Bulletin of the Geological Society of Malaysia, Volume 14, Dec. 1981, pp. 101 – 118
Department of Geology, University of Malaya, Kuala Lumpur.
Abstract: This paper is concerned, primarily, with the nature and genesis of the multi-mineralic veins at Tekka, Perak, Peninsular Malaysia.
The rock types in the area include marble, schist and granite. The granite emplacement and resulting tensional fractures, that trend approximately E-W and dip northwards, provided passageways for ascending mineralising agents, and the veins and adjacent country rocks became the sites of deposition of an impressive number of mineral species.
The genesis of these mineralised bodies was complex and involved at least three phases of mineralisation that were separated by periods of renewed fracturing. From a mineralogical and temporal point of view the veins can be classified into three main types:-
(a) An early quartz-tourmaline type with or without cassiterite, wolframite, arsenopyrite and minor amounts of other sulphide-bearing species.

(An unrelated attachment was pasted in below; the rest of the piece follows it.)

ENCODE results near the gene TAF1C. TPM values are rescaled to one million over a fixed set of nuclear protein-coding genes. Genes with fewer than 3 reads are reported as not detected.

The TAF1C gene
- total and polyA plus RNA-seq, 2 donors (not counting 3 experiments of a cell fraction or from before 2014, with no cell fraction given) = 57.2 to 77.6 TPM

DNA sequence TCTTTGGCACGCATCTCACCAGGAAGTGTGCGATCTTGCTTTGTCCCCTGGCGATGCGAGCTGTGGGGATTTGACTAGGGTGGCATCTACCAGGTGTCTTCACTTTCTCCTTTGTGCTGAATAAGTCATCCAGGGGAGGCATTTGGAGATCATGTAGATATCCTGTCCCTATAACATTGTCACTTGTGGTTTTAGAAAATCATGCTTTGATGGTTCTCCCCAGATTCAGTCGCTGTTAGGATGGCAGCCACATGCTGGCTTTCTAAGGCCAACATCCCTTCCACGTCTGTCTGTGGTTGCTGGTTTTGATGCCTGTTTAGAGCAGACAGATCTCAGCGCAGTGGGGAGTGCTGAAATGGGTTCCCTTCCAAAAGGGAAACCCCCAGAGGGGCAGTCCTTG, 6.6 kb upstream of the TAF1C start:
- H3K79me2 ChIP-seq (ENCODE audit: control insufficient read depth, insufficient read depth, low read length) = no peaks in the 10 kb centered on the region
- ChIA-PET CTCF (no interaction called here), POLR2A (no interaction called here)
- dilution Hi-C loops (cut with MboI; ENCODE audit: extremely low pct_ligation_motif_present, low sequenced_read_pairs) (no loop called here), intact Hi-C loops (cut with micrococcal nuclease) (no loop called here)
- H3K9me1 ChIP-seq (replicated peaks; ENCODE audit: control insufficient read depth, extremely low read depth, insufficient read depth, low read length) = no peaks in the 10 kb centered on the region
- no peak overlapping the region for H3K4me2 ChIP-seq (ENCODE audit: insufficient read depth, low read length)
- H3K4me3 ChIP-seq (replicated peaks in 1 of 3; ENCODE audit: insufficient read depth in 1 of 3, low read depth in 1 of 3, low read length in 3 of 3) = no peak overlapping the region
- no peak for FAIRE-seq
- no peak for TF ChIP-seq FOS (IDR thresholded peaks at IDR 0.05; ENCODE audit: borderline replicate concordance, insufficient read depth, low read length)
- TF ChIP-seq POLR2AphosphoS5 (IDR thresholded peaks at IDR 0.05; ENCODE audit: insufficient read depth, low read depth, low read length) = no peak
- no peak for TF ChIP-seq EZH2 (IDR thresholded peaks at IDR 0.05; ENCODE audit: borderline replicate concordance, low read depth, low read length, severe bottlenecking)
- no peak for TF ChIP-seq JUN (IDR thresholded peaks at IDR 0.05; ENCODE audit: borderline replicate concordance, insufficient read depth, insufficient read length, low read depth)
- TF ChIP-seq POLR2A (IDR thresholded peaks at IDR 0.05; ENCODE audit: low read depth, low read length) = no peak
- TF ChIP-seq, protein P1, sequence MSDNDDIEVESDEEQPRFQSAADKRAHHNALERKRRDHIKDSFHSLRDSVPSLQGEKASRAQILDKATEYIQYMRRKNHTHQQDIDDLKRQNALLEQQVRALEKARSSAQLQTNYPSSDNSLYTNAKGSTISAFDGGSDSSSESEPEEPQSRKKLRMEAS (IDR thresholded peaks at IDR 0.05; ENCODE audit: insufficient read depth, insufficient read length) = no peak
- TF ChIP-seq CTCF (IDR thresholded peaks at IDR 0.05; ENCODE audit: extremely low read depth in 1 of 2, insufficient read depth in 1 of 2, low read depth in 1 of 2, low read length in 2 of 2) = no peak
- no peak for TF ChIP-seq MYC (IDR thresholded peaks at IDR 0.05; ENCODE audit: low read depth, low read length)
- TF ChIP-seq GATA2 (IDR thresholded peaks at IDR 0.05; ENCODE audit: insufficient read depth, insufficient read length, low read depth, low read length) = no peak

(b) A second (later) type consisting of quartz with or without cassiterite, wolframite, arsenopyrite and minor amounts of other sulphide-bearing minerals.
(c) A third, and still later, type consisting of quartz, stannite, other sulphides and sulpho-salts, with or without cassiterite and arsenopyrite.
The common non-metallic gangue minerals present are quartz, tourmaline, topaz, sericite, muscovite and fluorite, and, in addition, a number of supergene secondary products which includes varlamoffite. Wall-rock alteration adjacent to the veins includes silicification, tourmalinisation, greisenisation and kaolinisation.
The deposit is best classified as xenothermal because of the telescoping of high-temperature mineral species such as cassiterite, columbite/tantalite and wolframite which are closely associated with ones believed to be low-temperature minerals, such as galena and stibnite.